abet (third-person singular simple present abets, present participle abetting, simple past and past participle abetted)
1.to encourage, support, or countenance by aid or approval, usually in wrongdoing, to abet a swindler; to abet a crime.
1. (transitive) to assist or encourage, esp in crime or wrongdoing Derived Formsabetment, abettal, nounabetter, especially (law) abettor, noun Word OriginC14, from Old French abeter to lure on, entice, from beter to baitCollins English Dictionary - Complete & Unabridged 2012 Digital Edition © William Collins Sons & Co. Ltd. 1979, 1986 © HarperCollinsPublishers 1998, 2000, 2003, 2005, 2006, 2007, 2009, 2012 Cite This Source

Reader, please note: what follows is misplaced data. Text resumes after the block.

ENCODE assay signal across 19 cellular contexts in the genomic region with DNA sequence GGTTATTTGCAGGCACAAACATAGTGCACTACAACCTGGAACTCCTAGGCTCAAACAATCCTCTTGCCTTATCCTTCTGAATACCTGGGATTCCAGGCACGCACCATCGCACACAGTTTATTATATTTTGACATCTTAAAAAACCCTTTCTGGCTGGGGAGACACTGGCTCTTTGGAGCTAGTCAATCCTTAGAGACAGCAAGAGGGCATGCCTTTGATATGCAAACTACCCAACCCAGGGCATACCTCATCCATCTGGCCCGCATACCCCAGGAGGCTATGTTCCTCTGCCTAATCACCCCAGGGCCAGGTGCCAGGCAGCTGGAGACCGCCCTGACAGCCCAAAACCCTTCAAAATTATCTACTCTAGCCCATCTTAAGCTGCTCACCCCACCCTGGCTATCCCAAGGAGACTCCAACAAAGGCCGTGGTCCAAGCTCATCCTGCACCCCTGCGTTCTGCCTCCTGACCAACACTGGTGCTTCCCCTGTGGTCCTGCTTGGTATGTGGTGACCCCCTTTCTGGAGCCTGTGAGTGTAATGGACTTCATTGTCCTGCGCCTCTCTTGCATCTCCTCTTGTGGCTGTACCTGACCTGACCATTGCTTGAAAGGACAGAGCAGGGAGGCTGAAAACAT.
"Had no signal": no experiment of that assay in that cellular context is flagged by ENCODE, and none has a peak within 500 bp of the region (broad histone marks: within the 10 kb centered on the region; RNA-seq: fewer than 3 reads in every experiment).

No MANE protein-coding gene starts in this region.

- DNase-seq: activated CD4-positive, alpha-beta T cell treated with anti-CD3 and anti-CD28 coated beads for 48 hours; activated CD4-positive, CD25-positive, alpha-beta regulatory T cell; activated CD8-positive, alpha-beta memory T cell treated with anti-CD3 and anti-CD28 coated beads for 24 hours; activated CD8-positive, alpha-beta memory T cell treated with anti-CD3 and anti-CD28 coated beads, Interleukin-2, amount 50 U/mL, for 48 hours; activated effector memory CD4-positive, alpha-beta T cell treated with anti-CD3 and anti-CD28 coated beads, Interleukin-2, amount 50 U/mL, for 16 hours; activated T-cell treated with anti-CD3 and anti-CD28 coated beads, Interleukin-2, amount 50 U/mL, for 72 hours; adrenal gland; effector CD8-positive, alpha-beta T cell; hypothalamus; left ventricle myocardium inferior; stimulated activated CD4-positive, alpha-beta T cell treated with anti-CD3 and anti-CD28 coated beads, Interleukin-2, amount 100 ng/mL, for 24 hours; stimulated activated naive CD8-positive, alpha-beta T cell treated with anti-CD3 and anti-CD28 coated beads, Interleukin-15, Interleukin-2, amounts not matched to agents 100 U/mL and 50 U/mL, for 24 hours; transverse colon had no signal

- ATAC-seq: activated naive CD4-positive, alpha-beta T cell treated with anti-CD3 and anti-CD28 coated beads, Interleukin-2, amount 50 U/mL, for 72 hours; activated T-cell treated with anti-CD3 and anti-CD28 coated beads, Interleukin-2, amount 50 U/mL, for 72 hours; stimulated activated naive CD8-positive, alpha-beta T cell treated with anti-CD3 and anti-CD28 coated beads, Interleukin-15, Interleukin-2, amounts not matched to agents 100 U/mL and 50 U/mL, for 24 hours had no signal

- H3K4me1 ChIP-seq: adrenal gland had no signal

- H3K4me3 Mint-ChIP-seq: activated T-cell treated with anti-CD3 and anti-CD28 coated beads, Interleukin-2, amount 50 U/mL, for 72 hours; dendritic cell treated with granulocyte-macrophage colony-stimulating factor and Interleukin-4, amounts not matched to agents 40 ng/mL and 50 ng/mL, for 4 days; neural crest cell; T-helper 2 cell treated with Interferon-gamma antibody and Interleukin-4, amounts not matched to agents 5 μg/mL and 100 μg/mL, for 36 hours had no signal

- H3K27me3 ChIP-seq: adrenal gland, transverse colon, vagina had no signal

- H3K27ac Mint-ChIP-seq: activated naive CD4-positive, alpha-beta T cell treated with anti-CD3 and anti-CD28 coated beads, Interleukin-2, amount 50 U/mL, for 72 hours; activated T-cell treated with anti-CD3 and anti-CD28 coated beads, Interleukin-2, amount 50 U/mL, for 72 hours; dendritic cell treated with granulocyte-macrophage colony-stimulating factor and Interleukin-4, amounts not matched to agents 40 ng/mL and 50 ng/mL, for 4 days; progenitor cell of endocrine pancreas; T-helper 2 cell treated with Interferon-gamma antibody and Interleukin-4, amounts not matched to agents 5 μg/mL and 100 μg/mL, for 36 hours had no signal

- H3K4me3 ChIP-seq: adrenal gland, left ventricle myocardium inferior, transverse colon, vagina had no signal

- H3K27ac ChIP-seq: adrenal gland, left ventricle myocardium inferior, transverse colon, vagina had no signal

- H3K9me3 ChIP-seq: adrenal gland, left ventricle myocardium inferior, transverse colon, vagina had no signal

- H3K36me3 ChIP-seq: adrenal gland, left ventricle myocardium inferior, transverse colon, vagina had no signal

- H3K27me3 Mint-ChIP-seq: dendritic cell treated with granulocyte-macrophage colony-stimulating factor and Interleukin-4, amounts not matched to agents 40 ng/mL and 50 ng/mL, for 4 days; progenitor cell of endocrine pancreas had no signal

late 14c. (implied in abetting), from Old French abeter "to bait, to harass with dogs," literally "to cause to bite," from a- "to" (see ad-) + beter "to bait," from a Germanic source, perhaps Low Franconian betan "incite," or Old Norse beita "cause to bite," from Proto-Germanic *baitjan, from PIE root *bheid- "to split" (see fissure). Related, Abetted; abetting.
He did not abet the murderers, yet he took them under his protection.
If others pay the tax which is demanded of me, from a sympathy with the State, they do but what they have already done in their own case, or rather they abet injustice to a greater extent than the State requires.
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